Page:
Kamel Daoud, Algerian journalist and author of The Meursault Investigation, gives a talk in French, moderated and with translation by Youssef Ben Ismail, CMES AM '14 and PhD candidate in the Department of Near Eastern Languages and Civilizations at Harvard University.... Read more about Video: Is the Other necessary?
CMES awarded a first prize and three honorable mentions in the 2014–15 Harvard College International Photo Contest for photos taken in the Middle East region. Vanessa Rodriguez (’16), a sociology concentrator with a history secondary, received first prize for an image she captured while studying abroad last summer in Turkey. Her bright and energetic photo of a gay pride parade in Istanbul captured for her “the nation’s unique intersection of modern and traditional institutions.”... Read more about Photo Gallery: 2014–15 Harvard College International Photo Contest
Last Friday’s battle for Cairo’s Midan Tahrir will go down as one of the most important events in Egypt’s modern political history. Not only was it a day when the demonstrators fought the city’s riot police to a standstill after Friday prayers, but it also took place in what Nasser and the other leaders of the 1952 military coup had renamed Liberation Square as a symbol of their revolution against the old order. Since then it has been the stage for an open-air theatre involving many dramas consisting of a trial of strength between the regime and its people.... Read more about Freedom Means Dignity in the Battle for Midan Tahrir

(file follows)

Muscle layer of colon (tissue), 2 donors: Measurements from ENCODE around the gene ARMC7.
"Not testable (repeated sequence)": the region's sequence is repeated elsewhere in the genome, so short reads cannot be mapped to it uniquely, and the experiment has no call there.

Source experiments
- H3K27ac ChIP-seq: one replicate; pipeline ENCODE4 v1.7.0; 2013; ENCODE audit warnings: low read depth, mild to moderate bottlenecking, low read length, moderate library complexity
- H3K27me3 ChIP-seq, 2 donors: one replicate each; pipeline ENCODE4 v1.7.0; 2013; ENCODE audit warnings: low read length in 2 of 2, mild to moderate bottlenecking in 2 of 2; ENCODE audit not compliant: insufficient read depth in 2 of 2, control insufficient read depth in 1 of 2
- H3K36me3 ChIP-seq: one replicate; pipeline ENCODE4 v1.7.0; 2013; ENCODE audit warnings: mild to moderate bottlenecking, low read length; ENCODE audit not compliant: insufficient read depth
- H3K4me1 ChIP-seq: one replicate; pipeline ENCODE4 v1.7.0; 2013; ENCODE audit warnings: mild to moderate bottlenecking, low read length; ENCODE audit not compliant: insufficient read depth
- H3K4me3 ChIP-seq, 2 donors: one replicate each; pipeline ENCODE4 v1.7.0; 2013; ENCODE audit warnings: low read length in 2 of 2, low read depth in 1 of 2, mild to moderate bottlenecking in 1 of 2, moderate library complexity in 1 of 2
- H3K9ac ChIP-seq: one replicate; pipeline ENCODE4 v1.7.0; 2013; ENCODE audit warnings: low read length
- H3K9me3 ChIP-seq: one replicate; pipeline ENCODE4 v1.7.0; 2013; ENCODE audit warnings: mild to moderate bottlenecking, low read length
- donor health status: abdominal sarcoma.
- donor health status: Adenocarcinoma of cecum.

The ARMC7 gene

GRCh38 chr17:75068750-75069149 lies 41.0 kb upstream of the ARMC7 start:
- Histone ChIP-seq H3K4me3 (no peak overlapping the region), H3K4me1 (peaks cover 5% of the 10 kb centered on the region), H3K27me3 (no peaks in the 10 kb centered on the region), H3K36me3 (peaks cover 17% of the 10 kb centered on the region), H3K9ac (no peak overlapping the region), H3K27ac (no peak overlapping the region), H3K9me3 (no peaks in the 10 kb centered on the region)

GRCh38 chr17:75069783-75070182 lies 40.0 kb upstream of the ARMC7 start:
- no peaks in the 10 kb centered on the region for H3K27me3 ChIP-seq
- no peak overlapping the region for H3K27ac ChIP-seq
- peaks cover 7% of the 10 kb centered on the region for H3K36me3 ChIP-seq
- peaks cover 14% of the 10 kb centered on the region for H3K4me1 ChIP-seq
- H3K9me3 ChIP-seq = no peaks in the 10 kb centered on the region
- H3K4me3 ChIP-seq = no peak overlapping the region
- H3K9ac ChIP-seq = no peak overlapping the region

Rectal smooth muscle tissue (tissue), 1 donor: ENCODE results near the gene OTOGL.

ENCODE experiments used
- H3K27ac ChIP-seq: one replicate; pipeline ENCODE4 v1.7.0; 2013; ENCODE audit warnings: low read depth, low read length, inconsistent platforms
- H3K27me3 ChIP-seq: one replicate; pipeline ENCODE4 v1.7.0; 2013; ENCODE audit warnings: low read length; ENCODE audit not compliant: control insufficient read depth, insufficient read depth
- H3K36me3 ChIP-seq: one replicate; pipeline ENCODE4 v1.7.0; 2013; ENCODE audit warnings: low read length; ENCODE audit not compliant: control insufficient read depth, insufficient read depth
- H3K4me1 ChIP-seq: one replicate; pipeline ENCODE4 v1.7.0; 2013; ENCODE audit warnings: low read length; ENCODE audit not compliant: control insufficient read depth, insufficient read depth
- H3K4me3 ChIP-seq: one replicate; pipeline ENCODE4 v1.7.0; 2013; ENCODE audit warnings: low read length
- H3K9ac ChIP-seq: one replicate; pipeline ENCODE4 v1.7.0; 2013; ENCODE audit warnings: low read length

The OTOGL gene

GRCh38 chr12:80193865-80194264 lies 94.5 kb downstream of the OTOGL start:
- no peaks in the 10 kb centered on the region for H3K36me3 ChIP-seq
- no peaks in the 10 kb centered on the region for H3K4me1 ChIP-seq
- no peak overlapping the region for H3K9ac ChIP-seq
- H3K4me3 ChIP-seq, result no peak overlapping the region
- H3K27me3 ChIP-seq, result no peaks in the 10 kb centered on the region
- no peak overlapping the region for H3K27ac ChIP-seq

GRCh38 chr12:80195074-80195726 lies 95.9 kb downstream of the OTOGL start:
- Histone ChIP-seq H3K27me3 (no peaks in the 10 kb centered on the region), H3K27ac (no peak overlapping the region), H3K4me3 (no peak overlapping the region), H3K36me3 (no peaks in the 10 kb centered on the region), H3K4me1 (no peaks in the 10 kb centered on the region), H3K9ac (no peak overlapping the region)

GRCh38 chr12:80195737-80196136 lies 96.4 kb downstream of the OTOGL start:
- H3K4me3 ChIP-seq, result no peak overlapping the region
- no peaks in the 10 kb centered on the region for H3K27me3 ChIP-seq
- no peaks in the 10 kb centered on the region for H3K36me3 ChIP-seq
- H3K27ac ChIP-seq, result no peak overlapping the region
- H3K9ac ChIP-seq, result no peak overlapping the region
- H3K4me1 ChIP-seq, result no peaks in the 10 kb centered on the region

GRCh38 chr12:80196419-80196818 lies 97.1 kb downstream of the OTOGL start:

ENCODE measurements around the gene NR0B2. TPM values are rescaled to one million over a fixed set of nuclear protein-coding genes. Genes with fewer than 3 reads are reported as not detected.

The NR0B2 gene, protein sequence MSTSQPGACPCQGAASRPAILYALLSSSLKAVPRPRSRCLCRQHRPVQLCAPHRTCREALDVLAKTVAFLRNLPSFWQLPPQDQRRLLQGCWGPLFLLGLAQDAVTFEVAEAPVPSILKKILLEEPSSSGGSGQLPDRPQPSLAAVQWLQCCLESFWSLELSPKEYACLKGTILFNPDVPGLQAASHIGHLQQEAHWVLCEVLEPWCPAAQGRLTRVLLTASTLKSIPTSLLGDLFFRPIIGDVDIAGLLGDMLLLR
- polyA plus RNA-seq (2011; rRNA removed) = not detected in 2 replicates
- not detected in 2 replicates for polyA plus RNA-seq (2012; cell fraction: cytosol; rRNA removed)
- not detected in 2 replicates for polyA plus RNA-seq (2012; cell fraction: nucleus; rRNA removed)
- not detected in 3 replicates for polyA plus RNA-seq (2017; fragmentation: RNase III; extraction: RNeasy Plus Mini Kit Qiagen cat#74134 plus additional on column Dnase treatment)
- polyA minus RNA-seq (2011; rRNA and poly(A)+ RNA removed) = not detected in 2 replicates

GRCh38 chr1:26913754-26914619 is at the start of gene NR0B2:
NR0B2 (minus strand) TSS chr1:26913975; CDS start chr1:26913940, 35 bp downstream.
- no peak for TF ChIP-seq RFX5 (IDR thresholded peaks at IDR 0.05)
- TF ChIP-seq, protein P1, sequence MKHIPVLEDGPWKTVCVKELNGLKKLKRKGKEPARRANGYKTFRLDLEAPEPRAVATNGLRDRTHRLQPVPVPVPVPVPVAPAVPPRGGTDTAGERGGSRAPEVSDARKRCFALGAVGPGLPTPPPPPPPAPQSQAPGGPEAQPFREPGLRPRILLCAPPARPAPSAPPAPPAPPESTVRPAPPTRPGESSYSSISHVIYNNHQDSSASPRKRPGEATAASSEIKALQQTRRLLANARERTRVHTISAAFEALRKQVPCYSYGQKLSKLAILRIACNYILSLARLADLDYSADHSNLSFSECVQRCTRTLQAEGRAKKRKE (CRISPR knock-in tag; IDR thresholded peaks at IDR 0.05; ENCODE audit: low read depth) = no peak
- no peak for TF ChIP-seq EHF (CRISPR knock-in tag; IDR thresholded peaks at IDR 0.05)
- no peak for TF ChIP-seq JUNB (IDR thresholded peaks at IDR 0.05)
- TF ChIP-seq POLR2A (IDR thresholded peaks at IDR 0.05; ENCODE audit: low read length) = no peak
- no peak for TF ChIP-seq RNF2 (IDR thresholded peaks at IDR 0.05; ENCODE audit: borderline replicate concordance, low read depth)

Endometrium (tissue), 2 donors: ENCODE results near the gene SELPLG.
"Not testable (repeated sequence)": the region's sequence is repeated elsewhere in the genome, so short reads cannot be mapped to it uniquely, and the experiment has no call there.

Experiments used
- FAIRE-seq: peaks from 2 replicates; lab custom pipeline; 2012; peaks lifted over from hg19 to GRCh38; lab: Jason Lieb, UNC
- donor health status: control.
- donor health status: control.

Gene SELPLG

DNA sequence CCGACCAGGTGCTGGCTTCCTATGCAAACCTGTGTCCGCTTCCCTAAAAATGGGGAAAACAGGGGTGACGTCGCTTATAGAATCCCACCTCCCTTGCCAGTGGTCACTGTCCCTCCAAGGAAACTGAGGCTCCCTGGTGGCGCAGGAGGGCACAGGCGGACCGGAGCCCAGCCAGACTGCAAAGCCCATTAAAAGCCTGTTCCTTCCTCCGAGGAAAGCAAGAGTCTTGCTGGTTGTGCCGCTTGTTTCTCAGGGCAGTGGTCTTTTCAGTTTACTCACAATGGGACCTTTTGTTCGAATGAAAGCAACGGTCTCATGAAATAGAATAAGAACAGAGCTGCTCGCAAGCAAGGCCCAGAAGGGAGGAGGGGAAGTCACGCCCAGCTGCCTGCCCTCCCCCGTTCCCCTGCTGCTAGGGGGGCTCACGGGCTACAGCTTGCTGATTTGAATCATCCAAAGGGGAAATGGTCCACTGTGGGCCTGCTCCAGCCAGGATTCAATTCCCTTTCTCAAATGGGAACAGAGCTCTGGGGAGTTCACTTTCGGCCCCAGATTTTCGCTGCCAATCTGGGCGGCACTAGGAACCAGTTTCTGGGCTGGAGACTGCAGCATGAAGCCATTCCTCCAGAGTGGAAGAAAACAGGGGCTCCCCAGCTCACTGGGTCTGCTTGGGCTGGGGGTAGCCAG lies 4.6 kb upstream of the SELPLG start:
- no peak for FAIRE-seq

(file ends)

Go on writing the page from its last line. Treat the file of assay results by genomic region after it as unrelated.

Revolutions are always made by people in the name of the people, with the latter imagined as a single entity with a single set of interests. So too in Midan Tahrir, where the anthems sang of the need for Egyptian unity and an end to the "I, I, I" of a leader like Mubarak. This was echoed in the army’s talk of the national interest and the speeches of many politicians young and old.
But if you want to work towards a plural democracy, you also have to develop genuine political parties with different programs that represent the interests of...
The city of Boston where I live is going though one of its periodic confrontations with the endemic corruption of its political and administrative systems. Three successive speakers of the Massachusetts lower house have been indicted for taking bribes in exchange for favors. And now comes the trial of Boston’s most notorious criminal, James Bulger, who, apart from his many murders, also managed to corrupt the local agents of the Federal Bureau of Investigation for almost twenty years.
Given the blatant illegality of most of Bulger’s crimes, it...
The first anniversary of the Arab revolutions presents a mixed picture, the popular movements largely contained in the Arab East but with considerable success to their credit in Egypt and its two western neighbors, Libya and Tunisia. Even if, as always seems to happen in human history, events have not turned out as well as many people might have hoped. All revolutions have to be institutionalized at some stage.... Read more about Year One of the Arab Revolution: Some Pointers to the Future
Egypt’s Muslim Brothers describe themselves as a “society” and Tunisia’s Ennahda as a “movement.” Yet, due to the particular circumstances triggered by the Arab Uprisings of January 2011, both have also become political parties. And this, in turn, has raised many problems both for them and their members, as well as for the general public.
As is well known, the creator of the Muslim Brothers, Egypt’s Hassan al-Banna, aimed for his movement to act as the conscience of the nation, a stance which worked best in the years when the Brothers were part...
Prince Alwaleed Bin Talal Professor in Contemporary Islamic Thought and Life; Affiliated Professor of Government in the Government Department Department of Near Eastern Languages and Civilizations and Committee on the Study of Religion Acting Director of Graduate Studies, Department of Near Eastern Languages